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Do Hordes of First-Time Gun Owners Mean There's a New Formidable Voting Bloc in Future Elections?

AP Photo/Elaine Thompson

In the wake of the George Floyd riots and the coronavirus lockdowns, millions are flocking to the gun stores. There has been a breakdown of law and order. Leftist thugs are seizing parts of American cities. And the cities have become bastions of criminality and mayhem. Minneapolis has been devastated. New York City was lost to the mob for a few nights. Looting, vandalism, and arson were all hallmark characteristics in the many riots that erupted after the officer-involved death of George Floyd in Minneapolis. One thing was certain from this event: the police cannot protect all the time. As a result, there’s been a rush to the gun stores. Katie wrote about it yesterday:


According to the National Shooting Sports Foundation, June 2020 saw the highest number of gun purchases since the FBI started keeping track 20 years ago. Further, this year's June number increased over June 2019 by 135.7 percent. According to the unadjusted number from the FBI's National Instant Criminal Background Check System, 3,909,502 background checks were conducted.

Whoa, nelly. That’s all I can say. What about the political impact? Well, if gun rights groups are smart, they’re going to figure out how many in this group were new gun owners. Oh, who am I kidding? They’ve already done that, estimating that some 40 percent of the gun purchases in June was due to new owners. That’s millions of potential voters, and there’s this hope that ranks of those willing to defend constitutional gun rights have swelled by the millions. Stephen Gutowski of The Washington Free Beacon has more:

After surveying retailers, NSSF estimates that 40 percent of those buying guns beginning in March were first-time owners. Analysts estimate about 6 million guns have been sold in that time period, with each month setting a new sales record. That would translate to as many as 2 million Americans becoming new gun owners over that time.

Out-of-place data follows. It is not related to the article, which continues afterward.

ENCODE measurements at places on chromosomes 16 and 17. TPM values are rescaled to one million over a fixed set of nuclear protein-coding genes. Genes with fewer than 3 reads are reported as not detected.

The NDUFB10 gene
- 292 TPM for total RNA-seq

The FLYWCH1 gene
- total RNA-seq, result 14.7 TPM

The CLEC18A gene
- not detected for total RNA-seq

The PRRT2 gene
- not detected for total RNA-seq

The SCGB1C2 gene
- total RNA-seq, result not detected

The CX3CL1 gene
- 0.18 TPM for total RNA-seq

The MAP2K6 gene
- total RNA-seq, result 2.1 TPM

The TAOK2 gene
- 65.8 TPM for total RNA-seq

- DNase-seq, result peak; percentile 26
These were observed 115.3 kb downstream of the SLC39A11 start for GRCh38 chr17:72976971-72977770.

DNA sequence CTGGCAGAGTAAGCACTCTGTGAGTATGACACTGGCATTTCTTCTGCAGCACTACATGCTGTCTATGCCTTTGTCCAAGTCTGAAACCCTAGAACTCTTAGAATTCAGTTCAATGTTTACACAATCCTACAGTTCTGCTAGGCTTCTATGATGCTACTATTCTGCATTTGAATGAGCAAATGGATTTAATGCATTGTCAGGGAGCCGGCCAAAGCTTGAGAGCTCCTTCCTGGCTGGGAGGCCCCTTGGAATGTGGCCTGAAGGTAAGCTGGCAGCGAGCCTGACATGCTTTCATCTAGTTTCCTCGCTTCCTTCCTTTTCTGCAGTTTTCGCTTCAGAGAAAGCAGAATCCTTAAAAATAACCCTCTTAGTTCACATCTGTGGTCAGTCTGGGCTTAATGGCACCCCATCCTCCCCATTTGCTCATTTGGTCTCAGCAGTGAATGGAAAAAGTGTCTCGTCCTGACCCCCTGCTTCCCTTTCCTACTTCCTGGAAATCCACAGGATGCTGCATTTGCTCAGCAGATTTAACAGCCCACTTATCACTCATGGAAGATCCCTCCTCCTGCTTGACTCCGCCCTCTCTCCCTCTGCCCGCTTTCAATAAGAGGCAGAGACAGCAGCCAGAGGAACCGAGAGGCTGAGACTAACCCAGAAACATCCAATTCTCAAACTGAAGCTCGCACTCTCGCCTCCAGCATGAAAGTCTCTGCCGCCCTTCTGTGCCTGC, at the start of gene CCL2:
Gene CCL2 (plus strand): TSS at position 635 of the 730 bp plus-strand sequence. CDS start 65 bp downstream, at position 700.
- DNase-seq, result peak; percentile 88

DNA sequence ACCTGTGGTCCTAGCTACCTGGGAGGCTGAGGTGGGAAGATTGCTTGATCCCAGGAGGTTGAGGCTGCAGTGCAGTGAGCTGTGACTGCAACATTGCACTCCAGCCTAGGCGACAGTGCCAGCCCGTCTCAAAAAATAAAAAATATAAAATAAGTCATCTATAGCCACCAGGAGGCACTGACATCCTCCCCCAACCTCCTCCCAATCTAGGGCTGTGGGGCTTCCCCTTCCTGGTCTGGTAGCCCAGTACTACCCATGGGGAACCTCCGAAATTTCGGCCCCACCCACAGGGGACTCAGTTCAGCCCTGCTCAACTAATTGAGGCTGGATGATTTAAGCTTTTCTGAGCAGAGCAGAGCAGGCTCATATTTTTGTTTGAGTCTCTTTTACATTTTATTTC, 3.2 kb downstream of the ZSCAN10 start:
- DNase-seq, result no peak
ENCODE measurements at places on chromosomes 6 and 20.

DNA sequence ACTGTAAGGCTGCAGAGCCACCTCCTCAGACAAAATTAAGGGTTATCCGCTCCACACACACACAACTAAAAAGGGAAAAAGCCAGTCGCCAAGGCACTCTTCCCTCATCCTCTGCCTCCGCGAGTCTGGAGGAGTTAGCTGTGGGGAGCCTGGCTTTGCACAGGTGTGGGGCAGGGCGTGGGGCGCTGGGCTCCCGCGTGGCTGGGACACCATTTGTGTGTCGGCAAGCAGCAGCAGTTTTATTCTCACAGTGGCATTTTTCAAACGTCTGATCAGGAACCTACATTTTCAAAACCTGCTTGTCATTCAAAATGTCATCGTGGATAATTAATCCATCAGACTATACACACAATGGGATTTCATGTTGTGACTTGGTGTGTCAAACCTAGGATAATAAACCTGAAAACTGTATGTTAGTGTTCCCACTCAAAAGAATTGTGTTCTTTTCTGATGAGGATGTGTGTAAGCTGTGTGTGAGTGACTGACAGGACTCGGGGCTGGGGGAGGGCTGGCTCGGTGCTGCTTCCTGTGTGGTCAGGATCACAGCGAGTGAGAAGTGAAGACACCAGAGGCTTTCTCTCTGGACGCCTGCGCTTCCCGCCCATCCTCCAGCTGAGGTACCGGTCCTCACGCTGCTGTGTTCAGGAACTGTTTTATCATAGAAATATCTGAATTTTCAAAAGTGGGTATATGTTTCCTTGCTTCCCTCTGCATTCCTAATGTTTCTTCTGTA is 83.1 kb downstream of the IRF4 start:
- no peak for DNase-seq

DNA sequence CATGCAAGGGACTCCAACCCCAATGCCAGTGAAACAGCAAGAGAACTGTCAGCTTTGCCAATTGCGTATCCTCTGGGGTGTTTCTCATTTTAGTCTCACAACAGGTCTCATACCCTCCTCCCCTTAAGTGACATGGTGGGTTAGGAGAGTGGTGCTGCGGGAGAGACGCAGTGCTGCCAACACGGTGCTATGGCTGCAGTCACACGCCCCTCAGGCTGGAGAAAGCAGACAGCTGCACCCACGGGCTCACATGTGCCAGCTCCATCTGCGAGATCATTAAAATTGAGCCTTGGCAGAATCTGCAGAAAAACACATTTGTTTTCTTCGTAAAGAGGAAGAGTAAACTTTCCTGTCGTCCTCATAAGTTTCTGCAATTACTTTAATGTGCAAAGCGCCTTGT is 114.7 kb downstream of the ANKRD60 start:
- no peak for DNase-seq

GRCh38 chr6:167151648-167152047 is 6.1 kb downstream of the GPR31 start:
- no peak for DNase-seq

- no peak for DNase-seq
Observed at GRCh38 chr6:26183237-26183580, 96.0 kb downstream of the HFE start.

If gun-rights groups can mobilize that group, they can significantly impact the future of gun policy across the United States, according to Alan Gottlieb, chairman of the Citizens Committee for the Right to Keep and Bear Arms.

"We’ve witnessed something that is nothing short of a sea change, and in some cases might approach the level of epiphany, about gun ownership," he said in a statement. "This new wave of gun owners could become a formidable force during this year’s election. From now on, we expect millions of new gun owners to pay closer attention to candidates, and reject those who would trample on their Second Amendment rights."

Keane said recent sales spikes are proof that many Americans who have traditionally stayed out of the gun debate are open to owning guns, especially when they feel their personal security is at risk. The coronavirus pandemic saw "an entire generation of fence-sitters [get] off the fence" to purchase weapons. He said NSSF members have reported complaints from new customers facing the realities of trying to acquire a firearm in a state with strict gun-control laws.

"One of the things we've heard repeatedly from retailers over the last several months, going back to the onset of the pandemic, was first-time buyers shocked by all of the laws that they were required to comply with, including, for example, California's 10-day waiting period," he said. "And it was not uncommon for retailers to tell us these customers would say things like ‘why do I have to wait two days? I'm a law-abiding citizen. I need a firearm now.'"


Yet, there are some within the Second Amendment movement who are skeptical that this will translate into anything significant. Not all gun owners are single-issue voters. Look no further than the 2013 Virginia gubernatorial race, where 33 percent of Virginia voters who said they own a gun in their home backed pro-gun control Democrat Terry McAuliffe, who won the race. That’s not to say that it cannot be formidable, but there’s also the very real possibility that it could be a wash. Gutowski interviewed Robert Preston, an administrator for the Pennsylvania Firearm Owners Association, who noted that in Pennsylvania, his supporters have more of an impact on local and county races than anything statewide.

“As for new gun owners, it could help. However, there are many folks who own guns, whether new or old to guns, that would still vote for an anti-gun candidate because of other issues that are of more concern to that voter,” he told Gutowski.

That’s not to say that with good messaging and Democrats doing a lot of heavy lifting with their awful agenda, least of all those relating to the Second Amendment, that these millions of new gun owners can’t be reliable soldiers in defending gun rights and liberty. 


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